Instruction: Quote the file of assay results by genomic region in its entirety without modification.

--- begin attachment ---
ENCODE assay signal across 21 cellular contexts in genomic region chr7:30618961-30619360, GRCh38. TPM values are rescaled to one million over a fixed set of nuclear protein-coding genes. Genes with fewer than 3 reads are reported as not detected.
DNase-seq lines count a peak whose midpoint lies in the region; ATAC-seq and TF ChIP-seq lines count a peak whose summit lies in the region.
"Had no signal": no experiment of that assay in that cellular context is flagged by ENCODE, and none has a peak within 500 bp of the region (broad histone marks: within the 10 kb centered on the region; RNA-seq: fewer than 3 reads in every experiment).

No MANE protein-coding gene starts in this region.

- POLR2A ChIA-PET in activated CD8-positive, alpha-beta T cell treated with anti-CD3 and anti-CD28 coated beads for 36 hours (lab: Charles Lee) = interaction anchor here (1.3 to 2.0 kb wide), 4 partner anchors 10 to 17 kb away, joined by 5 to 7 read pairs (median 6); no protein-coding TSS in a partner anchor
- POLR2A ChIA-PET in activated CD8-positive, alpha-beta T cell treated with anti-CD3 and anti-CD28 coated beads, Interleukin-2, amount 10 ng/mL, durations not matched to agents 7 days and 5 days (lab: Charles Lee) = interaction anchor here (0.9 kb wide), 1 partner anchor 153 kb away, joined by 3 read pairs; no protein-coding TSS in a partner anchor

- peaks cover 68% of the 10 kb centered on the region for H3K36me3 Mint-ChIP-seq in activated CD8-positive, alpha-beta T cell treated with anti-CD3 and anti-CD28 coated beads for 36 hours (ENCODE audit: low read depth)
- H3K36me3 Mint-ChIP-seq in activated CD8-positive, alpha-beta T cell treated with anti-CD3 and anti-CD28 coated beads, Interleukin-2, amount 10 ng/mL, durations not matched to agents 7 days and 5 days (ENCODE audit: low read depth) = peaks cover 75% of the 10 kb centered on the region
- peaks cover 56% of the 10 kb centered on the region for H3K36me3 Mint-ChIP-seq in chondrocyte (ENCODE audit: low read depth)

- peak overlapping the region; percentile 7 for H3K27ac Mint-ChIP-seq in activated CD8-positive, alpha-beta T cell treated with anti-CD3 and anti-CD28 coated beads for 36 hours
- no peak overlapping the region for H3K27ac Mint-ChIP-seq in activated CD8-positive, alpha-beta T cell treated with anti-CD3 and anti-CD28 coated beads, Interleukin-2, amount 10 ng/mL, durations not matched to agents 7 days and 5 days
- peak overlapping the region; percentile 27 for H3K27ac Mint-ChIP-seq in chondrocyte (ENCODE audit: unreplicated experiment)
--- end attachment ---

ENCODE assay signal across 21 cellular contexts in genomic region chr7:30618961-30619360, GRCh38. TPM values are rescaled to one million over a fixed set of nuclear protein-coding genes. Genes with fewer than 3 reads are reported as not detected.
DNase-seq lines count a peak whose midpoint lies in the region; ATAC-seq and TF ChIP-seq lines count a peak whose summit lies in the region.
"Had no signal": no experiment of that assay in that cellular context is flagged by ENCODE, and none has a peak within 500 bp of the region (broad histone marks: within the 10 kb centered on the region; RNA-seq: fewer than 3 reads in every experiment).

No MANE protein-coding gene starts in this region.

- POLR2A ChIA-PET in activated CD8-positive, alpha-beta T cell treated with anti-CD3 and anti-CD28 coated beads for 36 hours (lab: Charles Lee) = interaction anchor here (1.3 to 2.0 kb wide), 4 partner anchors 10 to 17 kb away, joined by 5 to 7 read pairs (median 6); no protein-coding TSS in a partner anchor
- POLR2A ChIA-PET in activated CD8-positive, alpha-beta T cell treated with anti-CD3 and anti-CD28 coated beads, Interleukin-2, amount 10 ng/mL, durations not matched to agents 7 days and 5 days (lab: Charles Lee) = interaction anchor here (0.9 kb wide), 1 partner anchor 153 kb away, joined by 3 read pairs; no protein-coding TSS in a partner anchor

- peaks cover 68% of the 10 kb centered on the region for H3K36me3 Mint-ChIP-seq in activated CD8-positive, alpha-beta T cell treated with anti-CD3 and anti-CD28 coated beads for 36 hours (ENCODE audit: low read depth)
- H3K36me3 Mint-ChIP-seq in activated CD8-positive, alpha-beta T cell treated with anti-CD3 and anti-CD28 coated beads, Interleukin-2, amount 10 ng/mL, durations not matched to agents 7 days and 5 days (ENCODE audit: low read depth) = peaks cover 75% of the 10 kb centered on the region
- peaks cover 56% of the 10 kb centered on the region for H3K36me3 Mint-ChIP-seq in chondrocyte (ENCODE audit: low read depth)

- peak overlapping the region; percentile 7 for H3K27ac Mint-ChIP-seq in activated CD8-positive, alpha-beta T cell treated with anti-CD3 and anti-CD28 coated beads for 36 hours
- no peak overlapping the region for H3K27ac Mint-ChIP-seq in activated CD8-positive, alpha-beta T cell treated with anti-CD3 and anti-CD28 coated beads, Interleukin-2, amount 10 ng/mL, durations not matched to agents 7 days and 5 days
- peak overlapping the region; percentile 27 for H3K27ac Mint-ChIP-seq in chondrocyte (ENCODE audit: unreplicated experiment)